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Where else but New Hampshire?

The author Harry McClard, left, with NH Gov Maggie Hassan, and Fred Muscara
The author Harry McClard, left, with NH Gov Maggie Hassan, and Fred Muscara
Harry McClard

Yesterday afternoon a friend I had invited and I walked into the office and we were greeted by Maggie who poured coffee and sat with us for over half an hour just talking about real world things that were on our minds. Maggie was quite personable and open and we had a very pleasant visit. We did discuss some of the social and economic issues of the day but those talks were quite civil and the conversations centered on how can we help to improve those issues.

Where was the office and who was Maggie? Well, the office is at the New Hampshire State House and Maggie is the Governor of New Hampshire. So why were we there?

Since Maggie Hassan became governor, she has occasionally donated "Coffee with the governor" to charities to auction in their fund raisers. I won the "coffee" in this year's Birchtree Center dinner and auction. This year's event will be held November 15th at Redhook Brewey. For those who have not yet taken part in live charity auctions, bidding can be spirited and most of the bidders seem to have a high degree of competitiveness and prices can reach unrealistic levels. This "coffee" was almost literally worth its weight in gold but it was for a very good cause. The Birchtree Center is a private non-profit school whose mission is: " to promote independence, engaging relationships, and productive lives for children and youth with autism at home, at school, and in the community".

During the course of conversation, the governor mentioned that New Hampshire is the sort of place that she wants to start occasionally just "dropping in" on a school at random when her schedule permits it. One worry she had was that administrators might think she would be checking up on them, but her wish is to see first hand how things are going with the students and get first-hand feedback. She is from a family of teachers and education holds a very high position in her priorities.

The friend who attended with me was Command Sergeant Major Manfred (Fred) Fred Muscara, US Army Retired. After retiring from the Army, Fred graduated from Southern New Hampshire University and studied education at Franklin Pierce College. He then served in the administration at Winnacunnet High and then served as principal of Hampton Academy and after retiring again, worked a few years as a Truant Officer. He had worked with the state on attempting to revamp and modernize the state's truancy laws but the legislature eventually took away funding that would have supported the laws. Fred asked the governor to look into reviving that effort since revamping and rationalizing the laws would be in everyone's best interest.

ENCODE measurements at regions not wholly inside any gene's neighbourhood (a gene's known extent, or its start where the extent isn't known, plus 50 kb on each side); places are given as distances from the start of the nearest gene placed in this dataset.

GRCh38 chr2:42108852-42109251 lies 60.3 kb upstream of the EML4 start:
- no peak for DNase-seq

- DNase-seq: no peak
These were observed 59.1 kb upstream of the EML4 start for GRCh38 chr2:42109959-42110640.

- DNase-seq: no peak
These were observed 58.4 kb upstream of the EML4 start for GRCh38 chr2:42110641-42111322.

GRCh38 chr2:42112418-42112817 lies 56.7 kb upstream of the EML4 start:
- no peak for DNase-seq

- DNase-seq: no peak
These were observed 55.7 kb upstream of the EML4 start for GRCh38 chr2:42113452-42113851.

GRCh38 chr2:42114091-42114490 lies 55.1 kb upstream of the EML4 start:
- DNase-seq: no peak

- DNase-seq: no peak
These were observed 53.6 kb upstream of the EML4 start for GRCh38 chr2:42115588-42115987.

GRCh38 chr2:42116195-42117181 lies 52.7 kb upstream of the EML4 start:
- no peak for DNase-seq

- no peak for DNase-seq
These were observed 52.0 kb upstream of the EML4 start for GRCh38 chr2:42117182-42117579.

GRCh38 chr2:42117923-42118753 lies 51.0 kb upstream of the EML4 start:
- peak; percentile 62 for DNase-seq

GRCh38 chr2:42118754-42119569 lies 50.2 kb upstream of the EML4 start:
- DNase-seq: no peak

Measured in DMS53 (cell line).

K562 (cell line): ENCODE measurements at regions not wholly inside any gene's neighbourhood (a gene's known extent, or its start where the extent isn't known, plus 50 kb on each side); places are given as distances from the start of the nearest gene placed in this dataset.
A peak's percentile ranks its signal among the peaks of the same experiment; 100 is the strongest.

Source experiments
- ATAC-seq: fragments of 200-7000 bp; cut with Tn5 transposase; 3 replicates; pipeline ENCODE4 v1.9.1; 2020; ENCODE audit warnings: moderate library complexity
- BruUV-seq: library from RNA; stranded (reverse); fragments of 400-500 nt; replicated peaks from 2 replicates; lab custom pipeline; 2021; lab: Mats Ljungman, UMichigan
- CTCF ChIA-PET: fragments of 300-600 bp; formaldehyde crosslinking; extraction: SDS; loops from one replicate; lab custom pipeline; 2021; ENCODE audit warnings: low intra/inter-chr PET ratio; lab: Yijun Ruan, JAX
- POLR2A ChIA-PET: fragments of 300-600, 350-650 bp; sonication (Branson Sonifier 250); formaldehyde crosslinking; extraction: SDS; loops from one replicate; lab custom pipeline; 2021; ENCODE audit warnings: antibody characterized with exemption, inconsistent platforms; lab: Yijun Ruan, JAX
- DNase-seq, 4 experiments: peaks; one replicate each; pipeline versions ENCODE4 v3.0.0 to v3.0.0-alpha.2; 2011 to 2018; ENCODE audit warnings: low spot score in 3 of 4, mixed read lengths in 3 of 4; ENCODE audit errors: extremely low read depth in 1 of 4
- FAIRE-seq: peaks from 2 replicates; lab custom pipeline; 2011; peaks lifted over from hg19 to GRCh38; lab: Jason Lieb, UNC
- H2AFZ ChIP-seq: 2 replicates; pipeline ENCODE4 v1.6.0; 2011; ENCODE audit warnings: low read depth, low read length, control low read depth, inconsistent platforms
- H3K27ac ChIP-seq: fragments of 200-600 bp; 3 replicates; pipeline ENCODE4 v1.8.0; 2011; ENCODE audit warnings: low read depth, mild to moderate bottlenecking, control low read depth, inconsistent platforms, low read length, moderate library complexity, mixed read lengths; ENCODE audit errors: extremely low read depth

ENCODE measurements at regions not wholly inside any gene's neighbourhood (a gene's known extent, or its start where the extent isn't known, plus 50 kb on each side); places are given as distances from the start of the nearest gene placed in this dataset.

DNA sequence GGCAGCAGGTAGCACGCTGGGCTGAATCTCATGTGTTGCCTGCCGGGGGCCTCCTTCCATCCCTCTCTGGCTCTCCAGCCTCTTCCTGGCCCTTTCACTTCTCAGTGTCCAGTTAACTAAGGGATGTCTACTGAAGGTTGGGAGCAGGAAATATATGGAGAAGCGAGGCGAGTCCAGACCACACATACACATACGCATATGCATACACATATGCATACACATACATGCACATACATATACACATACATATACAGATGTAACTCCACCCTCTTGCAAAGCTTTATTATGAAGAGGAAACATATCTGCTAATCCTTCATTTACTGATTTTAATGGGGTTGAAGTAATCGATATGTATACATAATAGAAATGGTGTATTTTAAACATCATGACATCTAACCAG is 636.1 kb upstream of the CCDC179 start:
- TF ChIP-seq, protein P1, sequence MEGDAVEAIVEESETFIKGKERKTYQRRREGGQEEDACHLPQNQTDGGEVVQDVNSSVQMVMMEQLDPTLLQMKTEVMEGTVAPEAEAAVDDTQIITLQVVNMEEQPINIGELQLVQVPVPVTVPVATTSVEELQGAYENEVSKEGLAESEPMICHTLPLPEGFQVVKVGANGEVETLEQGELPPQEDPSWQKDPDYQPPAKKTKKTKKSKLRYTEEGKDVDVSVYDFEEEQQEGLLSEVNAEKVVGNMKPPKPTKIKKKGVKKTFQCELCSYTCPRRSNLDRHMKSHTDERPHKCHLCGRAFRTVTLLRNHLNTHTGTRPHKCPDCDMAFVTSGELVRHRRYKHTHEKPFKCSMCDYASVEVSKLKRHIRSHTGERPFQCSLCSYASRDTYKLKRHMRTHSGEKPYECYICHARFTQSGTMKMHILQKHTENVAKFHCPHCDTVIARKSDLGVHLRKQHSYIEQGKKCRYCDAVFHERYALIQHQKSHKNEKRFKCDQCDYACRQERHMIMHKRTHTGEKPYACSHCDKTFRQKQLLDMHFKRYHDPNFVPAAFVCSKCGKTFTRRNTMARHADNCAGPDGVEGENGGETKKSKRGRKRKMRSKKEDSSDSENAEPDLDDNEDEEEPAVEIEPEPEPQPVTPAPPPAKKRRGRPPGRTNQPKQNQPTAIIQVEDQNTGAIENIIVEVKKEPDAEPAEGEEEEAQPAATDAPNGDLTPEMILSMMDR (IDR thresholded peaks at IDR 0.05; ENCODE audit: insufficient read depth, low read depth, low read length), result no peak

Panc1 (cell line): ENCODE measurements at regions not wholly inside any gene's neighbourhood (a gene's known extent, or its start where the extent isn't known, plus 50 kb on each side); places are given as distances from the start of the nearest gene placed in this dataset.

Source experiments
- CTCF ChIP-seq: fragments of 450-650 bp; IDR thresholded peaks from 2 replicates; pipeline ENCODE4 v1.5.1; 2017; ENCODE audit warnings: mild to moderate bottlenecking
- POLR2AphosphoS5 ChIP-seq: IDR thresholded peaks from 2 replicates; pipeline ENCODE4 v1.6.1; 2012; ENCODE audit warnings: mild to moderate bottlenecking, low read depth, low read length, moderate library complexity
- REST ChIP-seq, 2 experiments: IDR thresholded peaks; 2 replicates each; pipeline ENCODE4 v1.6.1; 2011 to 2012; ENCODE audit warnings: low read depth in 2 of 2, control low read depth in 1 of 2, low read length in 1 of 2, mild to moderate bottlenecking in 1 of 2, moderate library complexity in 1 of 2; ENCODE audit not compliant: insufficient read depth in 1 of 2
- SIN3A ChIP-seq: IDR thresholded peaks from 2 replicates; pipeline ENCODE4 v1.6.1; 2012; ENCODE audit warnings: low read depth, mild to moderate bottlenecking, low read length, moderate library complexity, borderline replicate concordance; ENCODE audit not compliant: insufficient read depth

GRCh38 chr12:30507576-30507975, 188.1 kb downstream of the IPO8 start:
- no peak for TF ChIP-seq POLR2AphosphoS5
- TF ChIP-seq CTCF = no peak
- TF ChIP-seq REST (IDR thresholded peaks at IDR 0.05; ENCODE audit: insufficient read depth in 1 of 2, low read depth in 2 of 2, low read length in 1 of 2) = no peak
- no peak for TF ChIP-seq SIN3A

My request of the governor before leaving was that some effort be placed on certifying the lay people, in many cases mothers, who act as paraprofessionals within the school systems . These paraprofessionals do a wonderful job at helping and easing the burden of licensed teachers and they are often not given nearly the amount of respect they are due. If they are given some type of training to work with the students they spend every day with the perception of their position would be much improved. The governor said she is aware of this situation and she mentioned that such a certification process would also have a benefit at helping with the overall burden as our population ages and even home care becomes more critical.

In larger states something like an informal coffee break with the governor might be impractical. But, in a state where the knock on your front door on a rainy Saturday afternoon just might be a presidential candidate walking the neighborhood, an afternoon sitting and chatting with the governor just seems to fit.

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